Maia and Alex Shibutani compete in their short dance at the 2018 Prudential U.S. Figure Skating Championships on Jan. 5, 2018 in San Jose, Calif.
SAN JOSE, Calif. — It was a stroke of genius that hit Alex Shibutani during the offseason: sync the twizzles with the music.
When your music includes literal counting in the lyrics – uno, dos, tres, cuatro, cinco, seis, siete, ocho – and your sport requires a series of four multi-rotational, one-foot turns that move across the ice, why wouldn’t you combine the two?
Only Alex and his sister and longtime skating partner Maia Shibutani do twice as much work, continuing their twizzles through the count of eight in their short dance.
“We we were listening to Perez Prado’s library of music and I heard Mambo No. 8, and we’re always trying to push the boundaries of what we’re doing,” Alex said. “Obviously you’re only required to do four rotations per set per the Level 4 on the twizzles, but we just thought it would be kind of clever and kind of fun and it would entertain ourselves and the audience throughout this season.
“And Olympics is all about pushing yourself, it’s not about being careful; it’s pushing yourself to be the best you can be.”
The Shibutanis were close to the best they have been Friday afternoon at he 2018 U.S. Figure Skating Championships. Their short dance, performed to a Prado medley, scored 82.33 at the SAP Center and came within 0.09 of the U.S. record they set at last year’s national championships.
While the Shib Sibs lead the field, the second-place team of Madison Hubbell and Zachary Donohue have just as much reason to celebrate. For the first time in their seven U.S. championships together, they are not third or fourth after the short. After six straight years of finishing either third or fourth in each segment and overall, Hubbell and Donohue are in position to take silver at nationals with a short dance score of 79.10, which also approached their personal best of 79.72.
Rounding out the podium is 2015 U.S. champions and two-time world medalists Madison Chock and Evan Bates, who are within striking distance at 77.61.
The Shibutanis gave themselves a lead of more than three points, setting themselves up in a strong position to win their third straight title.
“It was our strongest short dance performance of the season so far, which is I think only natural as we progress and we get more comfortable with the program,” Alex said. “We’ve made a lot of progress throughout the year, even though we started off the season really strong in Russia (at Rostelecom Cup), so it’s just a great feeling being back here at U.S. nationals.”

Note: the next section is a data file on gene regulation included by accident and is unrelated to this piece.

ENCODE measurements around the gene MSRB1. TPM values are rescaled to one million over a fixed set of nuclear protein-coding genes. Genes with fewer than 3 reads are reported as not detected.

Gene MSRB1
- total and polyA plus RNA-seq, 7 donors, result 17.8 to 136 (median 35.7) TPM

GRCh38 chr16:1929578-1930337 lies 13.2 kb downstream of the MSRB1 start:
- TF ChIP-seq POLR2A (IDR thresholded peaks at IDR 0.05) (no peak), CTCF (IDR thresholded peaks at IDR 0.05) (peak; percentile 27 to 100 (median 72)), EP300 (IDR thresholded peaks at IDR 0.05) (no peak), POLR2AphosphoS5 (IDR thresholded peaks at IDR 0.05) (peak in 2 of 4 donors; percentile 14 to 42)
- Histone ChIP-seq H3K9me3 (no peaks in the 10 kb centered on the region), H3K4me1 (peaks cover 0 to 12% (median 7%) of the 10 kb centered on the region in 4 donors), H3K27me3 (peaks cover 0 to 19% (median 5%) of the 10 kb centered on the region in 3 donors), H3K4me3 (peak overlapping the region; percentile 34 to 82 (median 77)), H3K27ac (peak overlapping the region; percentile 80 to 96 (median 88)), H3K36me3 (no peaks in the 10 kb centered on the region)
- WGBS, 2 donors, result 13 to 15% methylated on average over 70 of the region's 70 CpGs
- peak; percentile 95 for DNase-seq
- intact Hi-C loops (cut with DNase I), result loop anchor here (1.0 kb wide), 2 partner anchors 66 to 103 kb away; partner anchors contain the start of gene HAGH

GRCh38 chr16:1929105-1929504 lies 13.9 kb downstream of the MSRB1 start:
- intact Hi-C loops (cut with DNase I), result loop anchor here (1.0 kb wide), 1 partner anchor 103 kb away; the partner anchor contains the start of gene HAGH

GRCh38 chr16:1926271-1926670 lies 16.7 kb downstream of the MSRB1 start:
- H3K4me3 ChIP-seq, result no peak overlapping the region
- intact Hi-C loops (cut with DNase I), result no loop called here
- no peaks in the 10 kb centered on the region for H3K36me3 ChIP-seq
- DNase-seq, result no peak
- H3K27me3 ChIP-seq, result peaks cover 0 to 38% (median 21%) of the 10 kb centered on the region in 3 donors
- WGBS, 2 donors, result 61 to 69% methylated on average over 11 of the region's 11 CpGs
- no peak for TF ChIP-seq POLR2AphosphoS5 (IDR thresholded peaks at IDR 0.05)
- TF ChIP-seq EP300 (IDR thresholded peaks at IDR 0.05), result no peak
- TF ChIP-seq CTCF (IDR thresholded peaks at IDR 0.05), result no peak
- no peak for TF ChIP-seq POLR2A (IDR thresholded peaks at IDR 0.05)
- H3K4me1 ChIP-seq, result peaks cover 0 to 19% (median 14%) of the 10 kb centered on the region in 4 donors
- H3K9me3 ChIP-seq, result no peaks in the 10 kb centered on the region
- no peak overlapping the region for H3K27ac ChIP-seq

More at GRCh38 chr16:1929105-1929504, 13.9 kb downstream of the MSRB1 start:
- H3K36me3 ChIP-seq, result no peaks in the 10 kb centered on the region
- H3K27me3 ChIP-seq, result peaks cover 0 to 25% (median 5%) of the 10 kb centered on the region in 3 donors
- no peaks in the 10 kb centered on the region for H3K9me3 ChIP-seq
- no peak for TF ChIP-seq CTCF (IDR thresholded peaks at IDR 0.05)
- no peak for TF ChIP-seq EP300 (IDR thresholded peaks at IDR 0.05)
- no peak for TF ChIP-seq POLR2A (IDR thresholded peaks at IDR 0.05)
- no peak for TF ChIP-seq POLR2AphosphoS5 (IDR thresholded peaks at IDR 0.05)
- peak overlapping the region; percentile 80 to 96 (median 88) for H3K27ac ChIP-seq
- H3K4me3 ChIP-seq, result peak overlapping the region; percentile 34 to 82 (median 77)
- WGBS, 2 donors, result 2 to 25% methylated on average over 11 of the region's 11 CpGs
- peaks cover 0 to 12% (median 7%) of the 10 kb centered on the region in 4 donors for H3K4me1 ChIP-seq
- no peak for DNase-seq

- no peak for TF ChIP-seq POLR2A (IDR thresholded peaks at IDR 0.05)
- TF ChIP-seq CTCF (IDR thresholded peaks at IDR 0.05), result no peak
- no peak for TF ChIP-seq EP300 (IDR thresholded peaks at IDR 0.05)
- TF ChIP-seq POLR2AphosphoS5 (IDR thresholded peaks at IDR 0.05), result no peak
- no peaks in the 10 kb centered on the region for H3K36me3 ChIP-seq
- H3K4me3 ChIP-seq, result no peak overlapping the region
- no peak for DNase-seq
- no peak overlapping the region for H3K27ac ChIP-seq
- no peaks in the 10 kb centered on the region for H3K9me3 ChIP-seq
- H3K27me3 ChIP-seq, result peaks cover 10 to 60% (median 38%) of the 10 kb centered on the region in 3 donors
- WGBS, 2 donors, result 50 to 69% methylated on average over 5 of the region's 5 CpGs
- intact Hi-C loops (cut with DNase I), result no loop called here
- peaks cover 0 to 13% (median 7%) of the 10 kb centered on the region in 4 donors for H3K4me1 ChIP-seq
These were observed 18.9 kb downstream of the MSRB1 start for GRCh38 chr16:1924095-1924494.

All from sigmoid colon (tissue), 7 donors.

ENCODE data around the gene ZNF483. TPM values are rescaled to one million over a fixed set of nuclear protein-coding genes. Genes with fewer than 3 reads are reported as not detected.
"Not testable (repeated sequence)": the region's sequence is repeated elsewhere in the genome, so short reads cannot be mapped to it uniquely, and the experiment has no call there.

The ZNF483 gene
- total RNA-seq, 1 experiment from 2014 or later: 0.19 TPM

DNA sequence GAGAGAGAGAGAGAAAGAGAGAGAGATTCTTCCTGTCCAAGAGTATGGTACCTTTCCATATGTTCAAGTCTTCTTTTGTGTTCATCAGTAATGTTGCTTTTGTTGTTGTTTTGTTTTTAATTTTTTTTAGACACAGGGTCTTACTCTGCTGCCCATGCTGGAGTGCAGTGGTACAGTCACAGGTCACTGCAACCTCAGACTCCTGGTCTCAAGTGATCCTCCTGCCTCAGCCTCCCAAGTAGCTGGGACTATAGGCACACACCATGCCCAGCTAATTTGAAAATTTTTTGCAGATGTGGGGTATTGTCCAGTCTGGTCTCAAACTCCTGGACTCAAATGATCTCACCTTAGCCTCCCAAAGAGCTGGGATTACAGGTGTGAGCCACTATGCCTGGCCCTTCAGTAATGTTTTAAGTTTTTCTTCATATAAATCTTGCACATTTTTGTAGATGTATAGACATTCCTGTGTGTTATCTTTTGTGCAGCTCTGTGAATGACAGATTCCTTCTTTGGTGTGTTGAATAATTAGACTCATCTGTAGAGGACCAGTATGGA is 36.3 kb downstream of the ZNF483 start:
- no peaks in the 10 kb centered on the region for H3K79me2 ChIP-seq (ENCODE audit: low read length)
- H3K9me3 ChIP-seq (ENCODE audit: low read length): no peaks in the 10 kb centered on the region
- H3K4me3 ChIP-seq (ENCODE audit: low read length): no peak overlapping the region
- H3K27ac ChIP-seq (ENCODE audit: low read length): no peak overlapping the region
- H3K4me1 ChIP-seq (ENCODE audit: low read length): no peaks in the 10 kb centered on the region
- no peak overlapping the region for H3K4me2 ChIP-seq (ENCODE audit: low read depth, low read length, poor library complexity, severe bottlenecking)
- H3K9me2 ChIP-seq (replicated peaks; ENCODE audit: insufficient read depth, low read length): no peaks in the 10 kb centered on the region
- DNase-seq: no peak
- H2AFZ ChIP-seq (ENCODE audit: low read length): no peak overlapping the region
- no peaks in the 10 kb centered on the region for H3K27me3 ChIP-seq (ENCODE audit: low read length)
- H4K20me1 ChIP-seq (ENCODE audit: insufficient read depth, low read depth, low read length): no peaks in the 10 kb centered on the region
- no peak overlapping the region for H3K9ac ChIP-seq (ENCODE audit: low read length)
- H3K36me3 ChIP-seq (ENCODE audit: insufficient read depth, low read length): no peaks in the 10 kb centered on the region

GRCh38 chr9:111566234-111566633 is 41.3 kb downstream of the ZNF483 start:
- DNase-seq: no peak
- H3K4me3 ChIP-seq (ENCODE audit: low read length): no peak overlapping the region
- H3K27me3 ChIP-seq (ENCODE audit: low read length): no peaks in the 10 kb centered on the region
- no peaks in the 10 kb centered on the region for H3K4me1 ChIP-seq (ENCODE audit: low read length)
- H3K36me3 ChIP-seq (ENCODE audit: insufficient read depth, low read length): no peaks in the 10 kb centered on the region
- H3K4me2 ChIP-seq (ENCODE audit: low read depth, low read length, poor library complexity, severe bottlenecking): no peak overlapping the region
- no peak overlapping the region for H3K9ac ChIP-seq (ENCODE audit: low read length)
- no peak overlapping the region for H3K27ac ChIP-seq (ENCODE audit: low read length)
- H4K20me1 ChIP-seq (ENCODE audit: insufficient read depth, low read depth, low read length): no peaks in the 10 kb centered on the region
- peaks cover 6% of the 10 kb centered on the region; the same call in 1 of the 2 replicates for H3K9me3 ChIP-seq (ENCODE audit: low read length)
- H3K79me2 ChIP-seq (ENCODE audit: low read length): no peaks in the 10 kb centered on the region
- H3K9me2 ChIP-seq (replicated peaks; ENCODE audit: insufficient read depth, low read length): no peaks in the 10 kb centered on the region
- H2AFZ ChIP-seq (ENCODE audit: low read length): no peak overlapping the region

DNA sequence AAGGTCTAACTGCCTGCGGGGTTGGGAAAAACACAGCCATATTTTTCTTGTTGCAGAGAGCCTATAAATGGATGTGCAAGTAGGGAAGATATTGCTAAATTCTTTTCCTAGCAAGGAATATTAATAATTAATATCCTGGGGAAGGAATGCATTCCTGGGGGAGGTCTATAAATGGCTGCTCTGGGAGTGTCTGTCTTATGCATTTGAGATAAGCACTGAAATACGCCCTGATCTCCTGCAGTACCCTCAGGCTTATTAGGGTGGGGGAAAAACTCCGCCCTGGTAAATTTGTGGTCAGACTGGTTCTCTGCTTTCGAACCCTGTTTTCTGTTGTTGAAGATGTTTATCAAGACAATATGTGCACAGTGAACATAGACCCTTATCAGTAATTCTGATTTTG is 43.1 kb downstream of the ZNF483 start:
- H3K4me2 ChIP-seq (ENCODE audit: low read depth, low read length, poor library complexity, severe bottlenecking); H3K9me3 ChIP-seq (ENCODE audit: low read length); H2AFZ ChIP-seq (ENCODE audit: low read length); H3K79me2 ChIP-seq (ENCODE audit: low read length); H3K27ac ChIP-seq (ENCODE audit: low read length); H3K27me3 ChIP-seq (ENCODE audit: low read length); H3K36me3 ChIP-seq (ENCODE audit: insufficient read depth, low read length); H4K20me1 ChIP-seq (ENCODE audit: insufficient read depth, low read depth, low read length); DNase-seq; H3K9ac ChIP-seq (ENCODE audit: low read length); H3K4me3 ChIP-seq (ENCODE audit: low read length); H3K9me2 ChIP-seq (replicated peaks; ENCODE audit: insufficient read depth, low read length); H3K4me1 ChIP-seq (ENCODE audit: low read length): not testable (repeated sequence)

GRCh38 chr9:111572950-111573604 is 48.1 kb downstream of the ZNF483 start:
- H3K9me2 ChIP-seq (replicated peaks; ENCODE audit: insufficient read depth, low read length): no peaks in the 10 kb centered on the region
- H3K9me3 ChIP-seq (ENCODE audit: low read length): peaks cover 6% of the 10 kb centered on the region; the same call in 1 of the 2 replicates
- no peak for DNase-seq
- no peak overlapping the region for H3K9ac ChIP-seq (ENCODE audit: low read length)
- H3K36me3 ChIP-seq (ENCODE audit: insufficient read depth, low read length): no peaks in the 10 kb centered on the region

“Considering this is the last competition before the Olympics, this is where we want to be right now,” Maia added.
In addition to continuing to improve their performance throughout the season, the Shibutanis also found a new way to shake things up in San Jose: with a costume change.
They debuted costumes different from what they had worn at both of their grand prix assignments in October and November.
“Going into the new year and obviously with the Olympic Games coming up, we just thought that it was something nice we could do to keep the program fresh for us and for the audience,” Alex said. “They’re not dramatically different from what we had before, but we were looking to make a couple of adjustments and we’re very happy with the costumes we have now.”
The Shibutanis, Chock and Bates, and Hubbell and Donohue separated themselves from the rest of the field – by 4.43 points to be exact – just as they have all of the four seasons leading into the Olympic Winter Games PyeongChang 2018.
Since 2014, the three teams have been on every podium at nationals and have competed at every world championships together. In that time, the Shibutanis have won two world medals – as have Chock and Bates. Hubbell and Donohue, the perennial third-best U.S. team, came close last year when they were third in the world after the short dance. A fall by Donohue dropped them to ninth overall.
While the Olympic gold and silver medals appear to be going to the Tessa Virtue and Scott Moir of Canada, and Gabrielle Papadakis and Guillaume Cizeron of France – in which order no one knows – it is thought that any one of the top three U.S. teams could grab the bronze.“We made a big statement by skating the way that we did,” Alex said when asked if taking the lead at nationals puts them in position to earn that Olympic medal. “It’s not in our control what the judges give us – if it was then we’d get amazing scores every single time – but I think that we did make a statement with our performance today, and obviously there’s room for growth but we’re very happy with what we did.”